"Post-ontological Philosophy of Mind: Rorty versus Davidson," Ramberg's article in Rorty and his Critics, is itself well worth reading, but it is Rorty's response that is the most compelling reading in the book. (Portions of this response, Rorty tells us, come from "Davidson between Wittgenstein and Tarski" (Critica 1998; Davidson's reply is available online here (scroll down) and on paper here; unfortunately, at the moment at least, the online archives at Critica go back only to this very issue, not the one in which the articles appear to which he is responding.)
Get this. "Ramberg," Rorty says in his response (p. 375), "has persuaded me to abandon two doctrines which I have been preaching for years: that the notion of 'getting things right' must be abandoned, and that 'true of' and 'refers to' are not word-world relations." More specifically, "it was a mistake on my part to go from criticism of attempts to define truth as accurate representation of the intrinsic nature of reality to a denial that true statements get things right" . He explains this realization in the Davidsonian terms Ramberg had used – in particular, the later-Davidsonian picture of interpretation/inquiry (my slash) as a triangle with vertices of speaker, interpreter, and world. This is the key to Davidson, and for that reason I won't make a big deal out of my quibbles with the details of Rorty's long overdue mea culpa.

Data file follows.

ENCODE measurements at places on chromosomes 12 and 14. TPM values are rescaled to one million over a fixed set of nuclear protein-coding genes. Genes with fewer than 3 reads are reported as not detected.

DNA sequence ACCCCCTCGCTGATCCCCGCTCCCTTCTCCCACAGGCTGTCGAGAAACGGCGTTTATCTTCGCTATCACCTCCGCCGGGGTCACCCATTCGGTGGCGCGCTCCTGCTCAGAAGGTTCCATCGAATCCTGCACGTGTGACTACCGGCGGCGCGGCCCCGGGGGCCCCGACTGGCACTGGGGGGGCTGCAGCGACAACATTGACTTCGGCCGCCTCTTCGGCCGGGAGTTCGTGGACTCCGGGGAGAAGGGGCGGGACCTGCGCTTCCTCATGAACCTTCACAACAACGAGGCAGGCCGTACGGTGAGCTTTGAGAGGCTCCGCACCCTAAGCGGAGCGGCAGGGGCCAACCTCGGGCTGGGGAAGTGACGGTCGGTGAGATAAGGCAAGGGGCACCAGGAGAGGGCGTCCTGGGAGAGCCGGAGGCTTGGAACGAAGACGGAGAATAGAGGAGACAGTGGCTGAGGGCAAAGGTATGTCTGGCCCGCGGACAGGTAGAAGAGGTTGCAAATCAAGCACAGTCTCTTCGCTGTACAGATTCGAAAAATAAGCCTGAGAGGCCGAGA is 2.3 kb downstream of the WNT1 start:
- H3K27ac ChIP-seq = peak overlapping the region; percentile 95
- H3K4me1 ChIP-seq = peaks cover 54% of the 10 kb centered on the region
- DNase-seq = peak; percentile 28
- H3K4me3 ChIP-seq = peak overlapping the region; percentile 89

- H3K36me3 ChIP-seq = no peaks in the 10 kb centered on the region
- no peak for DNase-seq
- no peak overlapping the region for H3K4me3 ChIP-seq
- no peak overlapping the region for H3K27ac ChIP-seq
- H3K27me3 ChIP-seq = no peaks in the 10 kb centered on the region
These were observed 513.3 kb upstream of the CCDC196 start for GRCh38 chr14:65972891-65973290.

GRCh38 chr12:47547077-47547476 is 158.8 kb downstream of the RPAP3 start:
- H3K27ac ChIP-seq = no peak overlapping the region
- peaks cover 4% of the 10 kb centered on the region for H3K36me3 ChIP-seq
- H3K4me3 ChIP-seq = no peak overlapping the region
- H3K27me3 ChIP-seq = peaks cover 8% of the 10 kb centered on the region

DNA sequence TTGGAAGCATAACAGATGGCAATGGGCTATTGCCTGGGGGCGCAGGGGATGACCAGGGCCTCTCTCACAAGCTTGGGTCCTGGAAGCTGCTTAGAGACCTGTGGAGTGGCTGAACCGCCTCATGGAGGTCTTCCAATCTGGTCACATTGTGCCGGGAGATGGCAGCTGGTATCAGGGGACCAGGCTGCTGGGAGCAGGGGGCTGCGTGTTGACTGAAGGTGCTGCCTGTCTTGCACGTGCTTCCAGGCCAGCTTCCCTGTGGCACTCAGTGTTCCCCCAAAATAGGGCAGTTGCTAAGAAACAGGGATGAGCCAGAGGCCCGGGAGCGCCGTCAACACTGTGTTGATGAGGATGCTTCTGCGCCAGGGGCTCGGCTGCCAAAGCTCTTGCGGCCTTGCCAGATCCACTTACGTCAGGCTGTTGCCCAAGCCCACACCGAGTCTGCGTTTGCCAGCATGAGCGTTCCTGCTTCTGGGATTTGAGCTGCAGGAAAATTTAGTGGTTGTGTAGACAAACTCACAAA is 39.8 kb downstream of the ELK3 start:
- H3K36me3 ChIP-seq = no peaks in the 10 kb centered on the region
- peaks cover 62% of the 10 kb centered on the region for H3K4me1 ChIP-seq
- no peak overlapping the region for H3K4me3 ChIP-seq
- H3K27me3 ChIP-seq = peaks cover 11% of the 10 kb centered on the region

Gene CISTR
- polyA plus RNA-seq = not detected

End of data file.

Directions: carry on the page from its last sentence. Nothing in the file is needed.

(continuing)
But let's at least look at them, and finish up by considering, in the context of three more articles in Rorty and his Critics, the effect of this doctrinal shift on one more key issue: the value of truth in inquiry. Consider Rorty's answer, immediately following the above concession to Ramberg [p. 375] to the following question he naturally asks himself: "How many of my previous positions – positions criticized by McDowell, Dennett, and others in this volume – am I now forced to give up?" That answer? "Not many. Here are some doctrines which remain unaffected: